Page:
Rifca Segal with Centropa`s interviewer

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[Editor’s note: This is a picture taken clandestinely in the Public Garden in Botosani in 2006, during a meeting between Mrs. Rifca Segal and interviewer Emoke Major.]

I, Rifca Segal, was born in 1928 in Sulita. Officially, my name is Rifca, they named me after a great-grandmother, the mother of my grandmother from my mother’s side. But people call me Rica, as Sulita’s county chief – his name was Hotupasu – had a daughter whose name was Rica. And my parents were very good friends with the county chief.

My mother was a housewife, and my father was a merchant. My father inherited his father’s and grandmother’s store, he continued to run their store. They sold haberdashery, shoes, perfumes, small ware, everything. My parents bought supplies from Botosani. There were merchants who came from Botosani with cases of merchandise, who recommended you products, and you chose what you wanted. We had been rich until 1941, when the legionnaire regime [6] came to power and they kicked us out of our home and we left with the clothes on our back [1]. And we began to experience dire poverty. Hadn’t the legionnaires come to power, we would have had such a good life in Sulita. They destroyed us back then.

There were legionnaires everywhere [2], they were in Sulita as well. There was a worker at a mill in Sulita, it was a Blumer mill – and they were rich –, and he carried wheat sacks at the mill. And when the legionnaires came to power, he became a leading legionnaire, and he came and knocked on our window shutters – well, someone put him up to this –: “Jews belong in Palestine!” But we didn’t want to leave. And then they kicked us out. My uncles who were living in Frumusica left, they came to Botosani as they feared the legionnaires. I couldn’t say when exactly, but still I believe they came to Botosani a year, a year and a half before we did, when the legionnaires came to power. But they moved there because they were afraid, for the legionnaires were in power by then, and they were knocking on windows, doors, they were threatening us. And they didn’t wait to be thrown out of their home. We did, and we were wrong to do so.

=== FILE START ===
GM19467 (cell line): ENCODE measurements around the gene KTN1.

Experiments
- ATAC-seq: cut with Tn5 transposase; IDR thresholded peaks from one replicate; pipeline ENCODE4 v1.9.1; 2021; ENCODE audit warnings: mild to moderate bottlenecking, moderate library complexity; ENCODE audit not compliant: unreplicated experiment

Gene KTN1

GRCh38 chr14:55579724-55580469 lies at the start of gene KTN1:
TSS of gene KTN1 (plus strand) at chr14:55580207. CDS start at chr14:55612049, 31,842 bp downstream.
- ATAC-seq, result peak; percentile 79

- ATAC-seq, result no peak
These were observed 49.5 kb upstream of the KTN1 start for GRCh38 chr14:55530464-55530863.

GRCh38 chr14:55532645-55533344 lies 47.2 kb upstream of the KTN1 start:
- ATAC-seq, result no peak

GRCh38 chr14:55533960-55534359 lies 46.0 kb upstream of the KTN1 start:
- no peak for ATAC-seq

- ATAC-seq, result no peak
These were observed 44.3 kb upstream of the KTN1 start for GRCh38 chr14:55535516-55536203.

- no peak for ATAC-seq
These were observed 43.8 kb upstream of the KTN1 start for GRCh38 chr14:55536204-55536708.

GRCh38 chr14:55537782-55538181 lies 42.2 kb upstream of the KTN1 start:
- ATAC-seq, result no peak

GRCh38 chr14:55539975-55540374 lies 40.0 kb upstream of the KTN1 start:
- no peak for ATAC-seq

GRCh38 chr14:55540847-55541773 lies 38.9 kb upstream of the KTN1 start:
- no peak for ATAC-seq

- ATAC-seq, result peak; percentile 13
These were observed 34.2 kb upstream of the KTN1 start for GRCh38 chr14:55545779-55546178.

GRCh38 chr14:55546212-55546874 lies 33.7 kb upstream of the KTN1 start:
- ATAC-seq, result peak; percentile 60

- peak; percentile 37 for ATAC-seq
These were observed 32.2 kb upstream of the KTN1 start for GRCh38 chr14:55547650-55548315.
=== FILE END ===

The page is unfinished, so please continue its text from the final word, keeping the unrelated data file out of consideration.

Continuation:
And in June 1941 we were evacuated from Sulita. When we came to Botosani, a drizzle was falling – it was very fine, with no lightning’s or thunders –, and we sluggishly came to Botosani in a cart pulled by oxen – a distance of 32 km [35 km]. We were supposed to look for a peasant to rent a cart from him. We brought along as many things as we could carry. I couldn’t tell you exactly what… But I do remember that we certainly brought along a quilt, a pillow, the clothes that we were wearing, for we couldn’t take more, there were 6 of us. I had another sister and a brother, and my father’s grandmother lived with us. And so my parents plus my grandmother were 3 persons, and with us, 3 children, we were 6, all in all. Well, how many things could we take with us? For the entire merchandise, things, furniture, everything was left behind. And then the legionnaires burned it. They burned everything, houses, things. And I wanted to claim it back nowadays, based on law 112 [Ed. note: law no. 112/1995 for regulating the legal situation of some buildings destined for housing, who were entered in the property of the state.], but the lawyer – I’m surprised by it, he was a good lawyer –, who drew the sale-purchase deed of the house to my parents, didn’t record the surface area. He wrote: it has a common border with such, it has a common border with such, it has a common border with such. As they used to record these things formerly. And they didn’t record my claim. And I lost some money. If it were only for the money…

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Interviewee: Rifca Segal
Emoke Major
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Botosani, Romania


Rifca Segal
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